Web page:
I’m not sure if he ever felt this way. It would be an interesting question to ask.
Joel Berry II, the North Carolina men’s basketball team’s most reliable warrior over the past three seasons, ended his Tar Heel career last Sunday. The point guard will leave the program as a two-time All-ACC selection, an ACC Tournament MVP, a Final Four Most Outstanding Player and a national champion.
In his first year, he trusted a coach, even when it seemed as if the coach didn’t trust him. He persevered through small doses of playing time — and then broke out his sophomore year, complementing Marcus Paige and Brice Johnson in their quest to bring hardware to a school that had experienced more hardship than it was used to.
By his junior season, Berry became the beating heart of a team that so desperately needed one. He played 30.4 minutes a game, despite spraining both of his ankles on two different occasions in his junior postseason. That same season, his team redeemed one of the most debilitating losses in college basketball history.
He left the North Carolina basketball program a better institution than it was when he arrived. His entire body of work should make him unforgettable.
So when he took off his jersey in the silent, somber locker room after his disappointing finale as a Tar Heel, I hope he found solace in the fact that his name will hang in the Smith Center rafters after he’s gone — that his legacy will be immortalized and appreciated even after he’s no longer diving for loose balls; playing through sprained ankles; and shouldering the blame when his team falls and sidestepping the spotlight when his team reaches ultimate glory.
I hope he finds comfort in the fact that his name — solely because of the feats he individually accomplished — will remain in the Tar Heel faithful’s consciousness even after he graduates in May.
I hope this because, while he played, Berry was taken for granted.
For the record, this isn’t an assertion that can be quantifiably supported, nor is it an opinion that can be rationalized by any sort of principle. It’s a feeling, an idea that will resonate with those who knew how good Berry was — but didn’t take the time to appreciate it until he was gone.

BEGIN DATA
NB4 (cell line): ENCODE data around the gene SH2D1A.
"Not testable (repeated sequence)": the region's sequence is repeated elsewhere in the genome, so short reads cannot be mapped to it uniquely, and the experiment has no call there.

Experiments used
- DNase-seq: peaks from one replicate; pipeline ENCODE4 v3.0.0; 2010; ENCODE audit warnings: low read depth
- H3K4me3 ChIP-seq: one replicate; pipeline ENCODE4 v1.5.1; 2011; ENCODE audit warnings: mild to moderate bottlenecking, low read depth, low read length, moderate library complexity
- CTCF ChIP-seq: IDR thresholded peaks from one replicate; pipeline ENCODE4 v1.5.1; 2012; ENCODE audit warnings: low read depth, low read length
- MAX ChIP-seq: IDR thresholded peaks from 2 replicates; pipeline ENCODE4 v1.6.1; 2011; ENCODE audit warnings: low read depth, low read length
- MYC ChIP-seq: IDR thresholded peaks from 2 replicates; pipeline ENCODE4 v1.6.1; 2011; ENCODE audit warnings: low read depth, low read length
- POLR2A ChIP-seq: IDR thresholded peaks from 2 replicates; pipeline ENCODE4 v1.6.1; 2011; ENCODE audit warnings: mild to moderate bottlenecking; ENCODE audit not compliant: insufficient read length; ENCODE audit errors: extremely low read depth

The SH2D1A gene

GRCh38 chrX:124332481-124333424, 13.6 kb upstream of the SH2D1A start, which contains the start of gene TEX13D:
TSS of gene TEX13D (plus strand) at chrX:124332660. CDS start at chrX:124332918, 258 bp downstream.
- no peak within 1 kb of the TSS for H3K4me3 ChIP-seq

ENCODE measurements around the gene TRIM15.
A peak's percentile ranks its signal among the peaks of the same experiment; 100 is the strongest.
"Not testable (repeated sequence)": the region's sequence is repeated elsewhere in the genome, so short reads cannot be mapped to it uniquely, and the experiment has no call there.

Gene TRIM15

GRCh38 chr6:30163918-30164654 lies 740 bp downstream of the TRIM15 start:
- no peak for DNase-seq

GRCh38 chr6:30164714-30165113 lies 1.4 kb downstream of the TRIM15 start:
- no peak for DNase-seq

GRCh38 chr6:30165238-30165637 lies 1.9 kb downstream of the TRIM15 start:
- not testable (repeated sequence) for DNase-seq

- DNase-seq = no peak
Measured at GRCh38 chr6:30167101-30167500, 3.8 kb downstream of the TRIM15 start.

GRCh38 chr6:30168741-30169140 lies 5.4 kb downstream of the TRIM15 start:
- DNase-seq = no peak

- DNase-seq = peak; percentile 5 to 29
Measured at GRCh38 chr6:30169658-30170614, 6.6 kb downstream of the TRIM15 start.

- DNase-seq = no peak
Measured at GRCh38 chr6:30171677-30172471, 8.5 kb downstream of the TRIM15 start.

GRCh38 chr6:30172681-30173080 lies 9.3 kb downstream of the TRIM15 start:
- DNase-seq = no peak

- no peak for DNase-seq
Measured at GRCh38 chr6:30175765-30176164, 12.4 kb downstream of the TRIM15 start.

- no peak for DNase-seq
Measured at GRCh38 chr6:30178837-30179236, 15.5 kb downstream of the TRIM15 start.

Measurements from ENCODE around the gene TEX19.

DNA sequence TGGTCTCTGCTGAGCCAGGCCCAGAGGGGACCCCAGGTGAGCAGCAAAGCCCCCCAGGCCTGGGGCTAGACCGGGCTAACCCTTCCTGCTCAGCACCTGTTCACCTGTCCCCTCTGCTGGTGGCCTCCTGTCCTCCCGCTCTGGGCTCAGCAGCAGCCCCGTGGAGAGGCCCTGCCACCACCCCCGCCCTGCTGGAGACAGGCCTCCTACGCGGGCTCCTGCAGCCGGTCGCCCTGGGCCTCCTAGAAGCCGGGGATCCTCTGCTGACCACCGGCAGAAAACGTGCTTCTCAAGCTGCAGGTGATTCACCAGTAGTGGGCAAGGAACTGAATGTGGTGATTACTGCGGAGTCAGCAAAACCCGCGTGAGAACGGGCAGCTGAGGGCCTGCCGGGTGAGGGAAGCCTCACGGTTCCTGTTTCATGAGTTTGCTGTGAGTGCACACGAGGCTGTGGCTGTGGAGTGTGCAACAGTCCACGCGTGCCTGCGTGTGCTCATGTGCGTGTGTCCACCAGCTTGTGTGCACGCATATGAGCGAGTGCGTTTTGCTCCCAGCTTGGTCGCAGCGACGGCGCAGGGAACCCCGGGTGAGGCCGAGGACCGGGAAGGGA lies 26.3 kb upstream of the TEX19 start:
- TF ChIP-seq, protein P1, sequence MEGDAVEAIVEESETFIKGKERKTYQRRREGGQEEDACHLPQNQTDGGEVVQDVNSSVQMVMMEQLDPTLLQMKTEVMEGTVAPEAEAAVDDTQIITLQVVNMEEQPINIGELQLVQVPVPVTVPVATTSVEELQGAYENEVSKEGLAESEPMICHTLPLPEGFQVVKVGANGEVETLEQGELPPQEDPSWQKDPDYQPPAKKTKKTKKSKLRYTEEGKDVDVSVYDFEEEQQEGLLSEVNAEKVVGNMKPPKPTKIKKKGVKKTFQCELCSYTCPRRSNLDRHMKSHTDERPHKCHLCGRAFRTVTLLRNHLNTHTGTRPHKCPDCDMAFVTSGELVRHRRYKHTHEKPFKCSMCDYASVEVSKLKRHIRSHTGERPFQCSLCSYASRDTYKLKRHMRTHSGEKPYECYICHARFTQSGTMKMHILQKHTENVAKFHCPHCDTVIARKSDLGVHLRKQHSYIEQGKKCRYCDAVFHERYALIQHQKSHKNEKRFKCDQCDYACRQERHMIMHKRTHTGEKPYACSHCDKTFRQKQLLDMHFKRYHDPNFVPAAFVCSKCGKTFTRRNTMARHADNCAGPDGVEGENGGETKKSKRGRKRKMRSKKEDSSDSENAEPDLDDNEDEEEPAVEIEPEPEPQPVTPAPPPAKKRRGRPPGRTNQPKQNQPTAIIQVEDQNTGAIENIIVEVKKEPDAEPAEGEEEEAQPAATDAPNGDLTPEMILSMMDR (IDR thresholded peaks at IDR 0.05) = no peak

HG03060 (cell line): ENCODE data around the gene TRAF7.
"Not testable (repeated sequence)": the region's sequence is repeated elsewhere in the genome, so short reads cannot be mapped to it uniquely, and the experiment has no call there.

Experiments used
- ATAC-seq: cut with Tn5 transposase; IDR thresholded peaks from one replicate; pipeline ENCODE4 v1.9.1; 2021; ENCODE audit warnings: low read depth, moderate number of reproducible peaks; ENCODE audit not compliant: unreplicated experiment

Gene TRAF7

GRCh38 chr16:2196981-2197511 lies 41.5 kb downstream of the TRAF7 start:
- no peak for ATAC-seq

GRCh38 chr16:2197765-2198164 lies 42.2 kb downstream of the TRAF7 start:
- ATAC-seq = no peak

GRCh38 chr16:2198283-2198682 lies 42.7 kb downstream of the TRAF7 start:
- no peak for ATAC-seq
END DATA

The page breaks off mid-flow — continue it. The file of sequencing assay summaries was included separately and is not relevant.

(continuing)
I base this claim on really one, personal observation: He never seemed to be “the reason” for North Carolina’s success.
About two hours after North Carolina defeated Davidson by 10 earlier this year, I remember walking with Chapel Fowler, The Daily Tar Heel’s sports editor and my coworker, on a sidewalk right outside the Spectrum Center in Charlotte. We had just published a quick game story recapping the basics of the Tar Heels’ win, and we were bouncing more in-depth story angles off each other for Monday’s print edition.
I said that I wanted to write about how Theo Pinson and Brandon Robinson provided a spark in a game that UNC could’ve easily lost its focus in. Fowler said that he’d write about Luke Maye. After all, in North Carolina’s game against Davidson two years before, Maye scored zero points; that night, Maye scored 24.
We made our way to the car, and right before I opened the passenger door, Fowler’s voice stopped me.
He said something to this effect: “I’m also going to talk about Joel in my story. He was the leading scorer tonight, and we never seem to write about him. He’s having a great season and no one seems to be giving him the proper attention, us included.”
I didn’t think much of it at the time, but on the ride back to Chapel Hill the next morning, we talked about it some more. I scrolled through some stories other publications ran about the same game. Berry wasn’t in any headlines. I flipped through the archives of the men’s basketball section of the DTH website, and Berry was only our main subject in his return against Bucknell — a game where he uncharacteristically struggled.
As the season went on, we made a more concerted effort to write about Berry. After all, without him as a consistent focal point in our coverage, how could we tell the best, most true stories of the North Carolina basketball team?
Even outside this past season, Berry never seemed to be appreciated like he should have been. At his best, he was a constant presence in uncertainty — a source of leadership, poise and timely emotion. At his worst, he was still one of the most reliable players on the court, even when his struggles ostensibly seemed to be the cause of his team's defeat.
He was the reason for so much of North Carolina’s success throughout his career, but when he was a sophomore, Paige and Johnson were the faces of the team. When he was a junior, Berry was overshadowed by 2017 ACC Player of the Year Justin Jackson, as well as the emergence of post-shot, folk hero Maye.
And even this past season as a senior — even though this is probably how he preferred it — he was often mentioned in association with his best friend, roommate and fellow senior, Pinson.
Again, my opinion that he was taken for granted during his time at North Carolina may not resonate with much of the Tar Heel faithful. In fact, this might not even resonate with him.
But I bet it does.
After all, if Berry did feel fully appreciated, he probably wouldn’t have given so much to his school. He probably wouldn’t have been a two-time All-ACC selection and a Final Four Most Outstanding Player.
He probably wouldn’t have worked so hard to ensure that his name wouldn’t be forgotten so easily.
If Berry didn’t feel like he was taken for granted, he probably wouldn’t have been the undeniably great player he turned out to be.
At the very least, it would be an interesting question to ask.